In Wimberley, Texas, near where my brother lives, is a wonderful outdoor theater where high school students perform Shakespeare under the Stars, and all kinds of concerts and community events are held. There is also a story behind the place -- there would have to be, with a name like The EmilyAnn Theatre. Emily Ann Rolling was a 16-year-old Wimberley High School student in December, 1996, when she was killed in a head-on car collision. That would have been the end of her story, except for her parents, who decided to create a memorial for her so her name would live on. All the money their foundation raised resulted in the theater that the community now gets so much out of. Most cities across the country have stories of remarkable people who make such marks that they become local legends. They aren't usually even known outside the community limits.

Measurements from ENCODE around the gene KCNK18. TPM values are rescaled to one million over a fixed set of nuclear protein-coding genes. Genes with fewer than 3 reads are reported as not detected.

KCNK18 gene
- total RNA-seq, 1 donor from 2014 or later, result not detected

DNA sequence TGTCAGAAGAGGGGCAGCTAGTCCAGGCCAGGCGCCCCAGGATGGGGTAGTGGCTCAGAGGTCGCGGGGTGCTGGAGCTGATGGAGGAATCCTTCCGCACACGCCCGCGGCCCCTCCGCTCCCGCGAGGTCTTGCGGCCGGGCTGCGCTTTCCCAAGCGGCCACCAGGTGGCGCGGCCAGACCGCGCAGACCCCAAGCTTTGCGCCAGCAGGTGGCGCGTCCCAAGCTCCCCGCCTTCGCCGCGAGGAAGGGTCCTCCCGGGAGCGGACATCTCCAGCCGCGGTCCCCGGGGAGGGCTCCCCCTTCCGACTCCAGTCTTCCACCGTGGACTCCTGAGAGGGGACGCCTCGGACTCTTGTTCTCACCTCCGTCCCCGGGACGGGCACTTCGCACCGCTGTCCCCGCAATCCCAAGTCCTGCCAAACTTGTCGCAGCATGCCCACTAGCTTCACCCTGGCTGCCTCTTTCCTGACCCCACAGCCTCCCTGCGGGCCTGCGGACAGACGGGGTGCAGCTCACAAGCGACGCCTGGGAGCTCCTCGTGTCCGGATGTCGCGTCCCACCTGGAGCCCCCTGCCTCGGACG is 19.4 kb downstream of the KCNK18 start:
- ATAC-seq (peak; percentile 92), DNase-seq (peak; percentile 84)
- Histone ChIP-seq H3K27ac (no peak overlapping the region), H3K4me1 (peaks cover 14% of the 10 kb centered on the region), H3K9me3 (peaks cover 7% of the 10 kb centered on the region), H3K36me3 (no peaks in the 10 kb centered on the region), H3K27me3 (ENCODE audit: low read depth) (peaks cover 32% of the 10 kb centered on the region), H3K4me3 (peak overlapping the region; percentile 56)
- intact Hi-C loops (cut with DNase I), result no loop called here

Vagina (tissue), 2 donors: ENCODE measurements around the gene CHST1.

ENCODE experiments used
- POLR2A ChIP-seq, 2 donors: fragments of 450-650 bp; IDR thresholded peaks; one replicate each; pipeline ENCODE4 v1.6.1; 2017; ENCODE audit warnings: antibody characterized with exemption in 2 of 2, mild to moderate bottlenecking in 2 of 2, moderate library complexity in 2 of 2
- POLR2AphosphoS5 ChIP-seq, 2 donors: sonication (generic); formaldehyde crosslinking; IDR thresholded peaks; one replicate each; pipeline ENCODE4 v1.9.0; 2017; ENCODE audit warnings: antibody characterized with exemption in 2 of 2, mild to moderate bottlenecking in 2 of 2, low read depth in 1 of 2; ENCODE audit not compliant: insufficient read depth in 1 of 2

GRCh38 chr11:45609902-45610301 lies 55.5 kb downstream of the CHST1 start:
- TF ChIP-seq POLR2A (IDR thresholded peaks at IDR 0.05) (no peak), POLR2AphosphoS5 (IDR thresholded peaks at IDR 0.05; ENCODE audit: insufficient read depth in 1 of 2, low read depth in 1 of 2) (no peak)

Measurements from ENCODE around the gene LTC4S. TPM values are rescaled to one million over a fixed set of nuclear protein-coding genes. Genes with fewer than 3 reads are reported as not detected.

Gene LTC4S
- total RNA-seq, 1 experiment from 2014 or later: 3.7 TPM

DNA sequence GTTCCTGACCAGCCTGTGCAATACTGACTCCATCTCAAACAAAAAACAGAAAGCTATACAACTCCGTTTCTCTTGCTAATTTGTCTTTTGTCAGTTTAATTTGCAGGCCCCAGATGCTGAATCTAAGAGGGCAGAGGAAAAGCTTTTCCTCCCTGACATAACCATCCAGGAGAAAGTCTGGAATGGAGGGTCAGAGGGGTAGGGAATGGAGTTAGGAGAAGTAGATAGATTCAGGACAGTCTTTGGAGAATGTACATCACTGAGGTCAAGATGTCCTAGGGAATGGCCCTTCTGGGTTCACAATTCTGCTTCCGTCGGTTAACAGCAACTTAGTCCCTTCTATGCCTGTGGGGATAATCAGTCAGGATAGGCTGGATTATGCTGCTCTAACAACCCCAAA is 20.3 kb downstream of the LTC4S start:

But now I know about the Rollings, because I've also become a very small part of the story. When local veterans' organizations were looking for a place for a memorial, the hill at the top of The EmilyAnn Theatre seemed like a logical place, so the vets' celebrations are now a part of the community activities there, too. There is a littlz plaza framed by flagpoles, for the American and Texas flags and for the flags of each of the Armed Services. Radiating out from the center are walks, and the veterans raised money for the project by selling bricks in the walks -- you donate the money, and your name, branch and years of service will be there on that brick for anybody to see.
My brother donated for a brick for the Morris veterans. Our brick is there on the Army walk. It contains the names of our father, my brother Larry and me, my brother's father-in-law and son-in-law, Army men all. Larry's son-in-law, Sgt. David Walden, who is married to his oldest daughter, Shellie, is in Iraq, for his second tour. I'm proud to share the brick and a tiny space of Winberley with him, and look forward to the day when he can see the real thing instead of just a photo.